Traditionally, indigenous communities “had a very mixed relationship with media and that’s been underpinned by a paucity of trust,” said Chris Graham, an Australian Press Council member and publisher, who added the “takes its obligations to the nation’s most vulnerable people seriously”.

Read more at http://www.presscouncil.org.au/media-release-8-march-2016/


YOUR RIGHT TO PROTECT ANONYMOUS SOURCES

“In neither Canada nor the United States do reporters have a blanket right to keep sources anonymous based on constitutional rights of free expression.  Nevertheless, in applying common law or statutory shield laws, courts north and south of the border have acknowledged that reporters should be able to do so where there is not a compelling reason to override that right.

So, what should reporters know about promising anonymity to their sources?” – Grant Buckler, CJFE

http://www.cjfe.org/your_right_to_protect_anonymous_sources


NNC expresses concern at events unfolding in Ontario Superior Court

The National NewsMedia Council of Canada (NNC) expresses its concern at events unfolding in Ontario Superior Court as the RCMP seeks to compel VICE journalist Ben Makuch to hand over his notes connected to an interview with suspected Canadian ISIS fighter Farah Shirdon.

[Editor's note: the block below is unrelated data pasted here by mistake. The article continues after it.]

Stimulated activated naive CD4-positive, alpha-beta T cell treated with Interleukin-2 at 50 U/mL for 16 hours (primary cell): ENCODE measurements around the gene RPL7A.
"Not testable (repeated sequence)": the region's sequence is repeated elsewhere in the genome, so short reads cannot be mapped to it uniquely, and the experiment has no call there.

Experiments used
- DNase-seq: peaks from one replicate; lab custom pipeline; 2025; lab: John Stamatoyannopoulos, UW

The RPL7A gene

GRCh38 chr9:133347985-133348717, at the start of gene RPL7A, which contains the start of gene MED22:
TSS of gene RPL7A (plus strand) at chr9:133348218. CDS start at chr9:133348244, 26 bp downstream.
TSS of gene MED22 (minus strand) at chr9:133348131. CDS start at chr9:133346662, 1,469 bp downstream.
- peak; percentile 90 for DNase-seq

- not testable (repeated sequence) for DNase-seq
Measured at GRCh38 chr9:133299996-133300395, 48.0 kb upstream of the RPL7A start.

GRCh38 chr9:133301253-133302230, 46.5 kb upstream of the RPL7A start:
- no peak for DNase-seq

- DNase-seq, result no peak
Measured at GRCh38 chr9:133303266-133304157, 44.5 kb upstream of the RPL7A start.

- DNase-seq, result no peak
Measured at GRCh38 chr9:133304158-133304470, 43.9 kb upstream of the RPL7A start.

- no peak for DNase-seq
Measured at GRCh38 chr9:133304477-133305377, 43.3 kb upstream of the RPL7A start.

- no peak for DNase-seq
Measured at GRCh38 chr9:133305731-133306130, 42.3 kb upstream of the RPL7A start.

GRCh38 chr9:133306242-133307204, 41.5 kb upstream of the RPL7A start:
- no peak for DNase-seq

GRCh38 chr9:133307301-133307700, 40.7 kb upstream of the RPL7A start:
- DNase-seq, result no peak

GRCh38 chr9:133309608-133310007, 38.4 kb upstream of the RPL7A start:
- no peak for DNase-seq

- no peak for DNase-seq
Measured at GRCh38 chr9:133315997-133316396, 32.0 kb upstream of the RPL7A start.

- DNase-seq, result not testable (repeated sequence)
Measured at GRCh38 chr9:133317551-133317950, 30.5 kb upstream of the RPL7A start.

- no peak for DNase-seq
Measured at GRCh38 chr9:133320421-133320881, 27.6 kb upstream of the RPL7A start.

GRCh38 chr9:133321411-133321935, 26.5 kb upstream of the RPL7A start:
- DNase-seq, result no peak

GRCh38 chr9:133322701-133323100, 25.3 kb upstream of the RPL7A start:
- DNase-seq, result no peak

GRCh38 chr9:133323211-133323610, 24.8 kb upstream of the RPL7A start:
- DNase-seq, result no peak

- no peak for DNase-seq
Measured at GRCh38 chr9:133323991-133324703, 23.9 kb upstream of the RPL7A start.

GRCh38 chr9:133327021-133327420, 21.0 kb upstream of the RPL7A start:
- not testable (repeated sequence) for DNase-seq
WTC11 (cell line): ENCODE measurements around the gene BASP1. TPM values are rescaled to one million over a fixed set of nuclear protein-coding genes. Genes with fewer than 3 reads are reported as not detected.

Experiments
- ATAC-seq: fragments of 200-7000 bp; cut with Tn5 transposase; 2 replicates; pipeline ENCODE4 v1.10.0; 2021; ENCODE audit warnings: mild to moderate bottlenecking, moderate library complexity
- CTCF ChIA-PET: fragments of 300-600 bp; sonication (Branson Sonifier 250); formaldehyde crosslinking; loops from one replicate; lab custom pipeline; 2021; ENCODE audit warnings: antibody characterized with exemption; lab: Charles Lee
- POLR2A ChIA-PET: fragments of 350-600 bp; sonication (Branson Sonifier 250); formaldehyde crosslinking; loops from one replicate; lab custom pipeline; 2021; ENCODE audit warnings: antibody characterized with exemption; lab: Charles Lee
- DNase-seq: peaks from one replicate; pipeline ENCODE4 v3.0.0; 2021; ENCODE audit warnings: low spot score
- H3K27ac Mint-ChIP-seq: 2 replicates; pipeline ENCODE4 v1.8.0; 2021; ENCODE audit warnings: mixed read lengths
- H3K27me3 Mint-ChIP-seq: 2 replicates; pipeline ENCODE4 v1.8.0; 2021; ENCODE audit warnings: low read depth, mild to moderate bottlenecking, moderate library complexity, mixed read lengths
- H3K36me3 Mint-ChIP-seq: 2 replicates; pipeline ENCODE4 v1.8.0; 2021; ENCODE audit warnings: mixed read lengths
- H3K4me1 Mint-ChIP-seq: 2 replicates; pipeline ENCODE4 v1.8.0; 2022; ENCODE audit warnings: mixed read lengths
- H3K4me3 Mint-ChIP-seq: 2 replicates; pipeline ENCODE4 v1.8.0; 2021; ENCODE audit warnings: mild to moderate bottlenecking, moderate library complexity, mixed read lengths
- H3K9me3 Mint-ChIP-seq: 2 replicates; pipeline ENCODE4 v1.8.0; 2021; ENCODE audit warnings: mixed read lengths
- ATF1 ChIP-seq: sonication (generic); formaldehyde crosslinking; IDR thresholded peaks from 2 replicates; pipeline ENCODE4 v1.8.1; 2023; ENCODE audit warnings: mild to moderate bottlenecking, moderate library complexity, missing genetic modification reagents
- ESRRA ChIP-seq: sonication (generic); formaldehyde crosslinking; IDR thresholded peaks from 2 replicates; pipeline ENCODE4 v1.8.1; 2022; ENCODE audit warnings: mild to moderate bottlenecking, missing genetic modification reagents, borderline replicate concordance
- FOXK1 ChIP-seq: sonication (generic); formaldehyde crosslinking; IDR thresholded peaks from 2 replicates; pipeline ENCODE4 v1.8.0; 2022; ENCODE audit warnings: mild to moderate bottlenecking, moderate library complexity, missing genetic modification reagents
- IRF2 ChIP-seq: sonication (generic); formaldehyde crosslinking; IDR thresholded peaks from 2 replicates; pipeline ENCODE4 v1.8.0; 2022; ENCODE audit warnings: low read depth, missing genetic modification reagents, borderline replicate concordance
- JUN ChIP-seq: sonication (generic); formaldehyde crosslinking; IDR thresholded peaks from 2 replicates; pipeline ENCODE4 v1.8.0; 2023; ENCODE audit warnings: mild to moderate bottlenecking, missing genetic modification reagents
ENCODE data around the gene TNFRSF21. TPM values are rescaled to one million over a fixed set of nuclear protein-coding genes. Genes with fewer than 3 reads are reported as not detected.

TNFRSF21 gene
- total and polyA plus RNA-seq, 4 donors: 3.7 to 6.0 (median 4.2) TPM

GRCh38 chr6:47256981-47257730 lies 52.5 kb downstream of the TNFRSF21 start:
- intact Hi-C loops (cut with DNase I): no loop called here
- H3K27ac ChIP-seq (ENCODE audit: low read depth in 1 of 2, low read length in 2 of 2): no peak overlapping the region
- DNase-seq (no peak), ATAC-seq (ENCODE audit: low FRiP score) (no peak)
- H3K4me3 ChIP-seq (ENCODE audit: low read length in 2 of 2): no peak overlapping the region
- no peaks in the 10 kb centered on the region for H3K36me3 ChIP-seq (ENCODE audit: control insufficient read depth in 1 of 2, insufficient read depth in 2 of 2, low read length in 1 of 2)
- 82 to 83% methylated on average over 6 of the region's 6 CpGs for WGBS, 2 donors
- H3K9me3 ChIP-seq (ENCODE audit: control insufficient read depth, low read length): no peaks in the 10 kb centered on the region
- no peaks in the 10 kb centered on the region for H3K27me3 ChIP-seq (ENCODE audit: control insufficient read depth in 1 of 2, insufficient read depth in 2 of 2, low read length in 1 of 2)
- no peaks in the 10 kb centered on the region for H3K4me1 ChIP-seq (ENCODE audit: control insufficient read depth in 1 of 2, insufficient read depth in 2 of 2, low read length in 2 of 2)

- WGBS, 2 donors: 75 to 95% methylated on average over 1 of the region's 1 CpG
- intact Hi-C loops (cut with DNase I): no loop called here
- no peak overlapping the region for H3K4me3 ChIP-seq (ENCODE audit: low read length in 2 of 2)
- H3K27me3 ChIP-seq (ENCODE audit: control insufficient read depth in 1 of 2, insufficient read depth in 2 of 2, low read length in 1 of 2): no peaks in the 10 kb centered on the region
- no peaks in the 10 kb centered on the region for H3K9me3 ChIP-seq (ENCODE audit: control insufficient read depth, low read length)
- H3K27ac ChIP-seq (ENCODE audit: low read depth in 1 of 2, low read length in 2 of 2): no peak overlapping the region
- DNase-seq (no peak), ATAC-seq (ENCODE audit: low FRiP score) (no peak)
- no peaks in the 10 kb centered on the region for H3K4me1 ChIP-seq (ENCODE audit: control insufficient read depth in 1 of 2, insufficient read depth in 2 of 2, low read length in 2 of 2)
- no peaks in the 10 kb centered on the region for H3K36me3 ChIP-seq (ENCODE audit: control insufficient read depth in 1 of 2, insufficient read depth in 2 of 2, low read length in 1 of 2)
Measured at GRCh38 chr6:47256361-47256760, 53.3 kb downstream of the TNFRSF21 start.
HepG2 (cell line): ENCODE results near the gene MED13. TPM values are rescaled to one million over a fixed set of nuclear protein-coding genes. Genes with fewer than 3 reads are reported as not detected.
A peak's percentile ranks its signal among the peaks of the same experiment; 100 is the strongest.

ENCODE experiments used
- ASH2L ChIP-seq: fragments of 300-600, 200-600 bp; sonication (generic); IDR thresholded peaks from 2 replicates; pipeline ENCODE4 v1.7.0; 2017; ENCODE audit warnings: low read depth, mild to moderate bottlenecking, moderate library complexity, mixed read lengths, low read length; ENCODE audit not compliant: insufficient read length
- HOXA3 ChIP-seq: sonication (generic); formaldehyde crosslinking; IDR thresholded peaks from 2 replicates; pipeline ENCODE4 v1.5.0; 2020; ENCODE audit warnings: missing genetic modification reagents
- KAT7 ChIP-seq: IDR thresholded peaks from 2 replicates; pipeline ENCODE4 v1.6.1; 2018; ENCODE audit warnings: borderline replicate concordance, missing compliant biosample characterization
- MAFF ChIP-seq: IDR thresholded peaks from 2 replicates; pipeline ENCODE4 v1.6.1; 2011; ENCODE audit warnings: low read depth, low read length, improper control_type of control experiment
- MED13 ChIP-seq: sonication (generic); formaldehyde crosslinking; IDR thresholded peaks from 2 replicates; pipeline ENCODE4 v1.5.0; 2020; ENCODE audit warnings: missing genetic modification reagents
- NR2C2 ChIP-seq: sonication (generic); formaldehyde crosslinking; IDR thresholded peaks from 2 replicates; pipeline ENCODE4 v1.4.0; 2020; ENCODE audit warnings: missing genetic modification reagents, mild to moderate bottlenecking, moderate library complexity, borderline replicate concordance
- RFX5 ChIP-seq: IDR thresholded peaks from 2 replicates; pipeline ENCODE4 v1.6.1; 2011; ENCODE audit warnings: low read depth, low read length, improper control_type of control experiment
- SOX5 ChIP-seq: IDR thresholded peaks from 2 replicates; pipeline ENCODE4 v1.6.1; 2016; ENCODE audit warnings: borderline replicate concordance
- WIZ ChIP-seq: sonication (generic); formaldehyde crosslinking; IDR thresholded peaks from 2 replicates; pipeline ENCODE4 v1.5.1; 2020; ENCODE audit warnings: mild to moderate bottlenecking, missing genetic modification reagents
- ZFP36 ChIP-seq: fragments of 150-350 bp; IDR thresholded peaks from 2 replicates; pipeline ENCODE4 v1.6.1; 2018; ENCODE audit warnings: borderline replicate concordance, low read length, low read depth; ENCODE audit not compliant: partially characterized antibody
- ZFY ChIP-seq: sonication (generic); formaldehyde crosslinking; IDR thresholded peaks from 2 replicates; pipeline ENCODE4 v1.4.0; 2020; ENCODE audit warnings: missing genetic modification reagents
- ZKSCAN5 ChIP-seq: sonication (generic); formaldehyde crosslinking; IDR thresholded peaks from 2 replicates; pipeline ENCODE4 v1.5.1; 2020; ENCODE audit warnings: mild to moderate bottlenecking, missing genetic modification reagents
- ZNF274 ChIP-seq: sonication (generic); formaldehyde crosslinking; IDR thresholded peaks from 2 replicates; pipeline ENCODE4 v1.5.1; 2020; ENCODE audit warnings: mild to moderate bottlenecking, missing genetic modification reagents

NNC president and CEO John Fraser said that although police have responsibility to investigate, they should be extremely wary of co-opting the media to serve as assistants in that work.

“News media in Canada either have the duty and right to report without fear or favour, or they do not. There is little grey area here,” Mr. Fraser said. “It is particularly in the most difficult cases, like this one, where the truest test of media freedom is found.”


National NewsMedia Council believes Alberta Premier Rachel Notley made a fundamental error

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February 19, 2016

The National NewsMedia Council believes Alberta Premier Rachel Notley made a fundamental error by banning The Rebel from parliamentary briefings on the basis that its representatives are not “real journalists”.

“I am relieved that Ms Notley has apologized for the initial decision and withdrawn the ban, but we are deeply concerned that the issue remains on the table,” said John Fraser, president and CEO of the new council.